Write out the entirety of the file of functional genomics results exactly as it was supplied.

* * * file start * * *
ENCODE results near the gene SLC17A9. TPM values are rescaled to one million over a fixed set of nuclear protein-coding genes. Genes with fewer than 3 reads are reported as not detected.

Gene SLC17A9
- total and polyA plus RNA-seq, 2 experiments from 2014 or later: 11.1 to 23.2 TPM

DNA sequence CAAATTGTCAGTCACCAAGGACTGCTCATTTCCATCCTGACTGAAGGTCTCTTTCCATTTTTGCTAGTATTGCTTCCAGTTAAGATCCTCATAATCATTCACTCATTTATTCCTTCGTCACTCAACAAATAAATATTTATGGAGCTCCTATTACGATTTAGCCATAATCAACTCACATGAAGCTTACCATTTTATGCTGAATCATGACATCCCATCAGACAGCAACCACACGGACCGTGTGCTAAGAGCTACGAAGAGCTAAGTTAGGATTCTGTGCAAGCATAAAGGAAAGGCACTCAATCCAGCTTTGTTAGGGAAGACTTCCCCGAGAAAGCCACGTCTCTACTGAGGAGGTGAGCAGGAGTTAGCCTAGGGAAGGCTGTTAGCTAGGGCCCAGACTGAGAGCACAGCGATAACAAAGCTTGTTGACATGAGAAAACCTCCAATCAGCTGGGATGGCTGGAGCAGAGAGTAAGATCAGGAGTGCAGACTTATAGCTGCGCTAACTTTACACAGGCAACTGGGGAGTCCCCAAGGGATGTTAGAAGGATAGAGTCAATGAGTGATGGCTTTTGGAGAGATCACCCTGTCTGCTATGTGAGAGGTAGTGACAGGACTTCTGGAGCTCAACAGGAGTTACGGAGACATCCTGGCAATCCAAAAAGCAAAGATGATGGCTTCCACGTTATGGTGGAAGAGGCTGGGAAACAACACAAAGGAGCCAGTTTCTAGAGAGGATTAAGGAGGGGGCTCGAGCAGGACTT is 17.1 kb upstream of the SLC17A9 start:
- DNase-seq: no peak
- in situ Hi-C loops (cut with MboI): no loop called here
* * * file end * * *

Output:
ENCODE results near the gene SLC17A9. TPM values are rescaled to one million over a fixed set of nuclear protein-coding genes. Genes with fewer than 3 reads are reported as not detected.

Gene SLC17A9
- total and polyA plus RNA-seq, 2 experiments from 2014 or later: 11.1 to 23.2 TPM

DNA sequence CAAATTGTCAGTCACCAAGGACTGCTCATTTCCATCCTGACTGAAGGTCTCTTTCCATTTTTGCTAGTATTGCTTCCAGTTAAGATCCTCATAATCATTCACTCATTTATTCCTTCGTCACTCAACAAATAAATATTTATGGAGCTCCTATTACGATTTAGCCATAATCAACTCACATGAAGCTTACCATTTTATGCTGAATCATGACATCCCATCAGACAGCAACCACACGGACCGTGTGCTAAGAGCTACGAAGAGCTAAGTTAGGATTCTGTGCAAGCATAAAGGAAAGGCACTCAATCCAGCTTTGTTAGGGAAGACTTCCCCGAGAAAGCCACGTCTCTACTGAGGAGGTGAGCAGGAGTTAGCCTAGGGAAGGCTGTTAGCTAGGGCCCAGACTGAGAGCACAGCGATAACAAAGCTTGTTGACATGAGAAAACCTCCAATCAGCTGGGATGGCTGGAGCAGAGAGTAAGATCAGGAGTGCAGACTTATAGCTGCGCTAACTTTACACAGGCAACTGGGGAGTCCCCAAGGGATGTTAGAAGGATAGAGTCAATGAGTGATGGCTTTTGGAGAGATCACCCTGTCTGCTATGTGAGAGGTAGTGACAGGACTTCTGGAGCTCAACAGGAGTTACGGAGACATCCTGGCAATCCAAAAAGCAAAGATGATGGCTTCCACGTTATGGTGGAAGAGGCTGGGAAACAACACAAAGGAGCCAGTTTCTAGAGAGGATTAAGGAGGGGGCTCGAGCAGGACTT is 17.1 kb upstream of the SLC17A9 start:
- DNase-seq: no peak
- in situ Hi-C loops (cut with MboI): no loop called here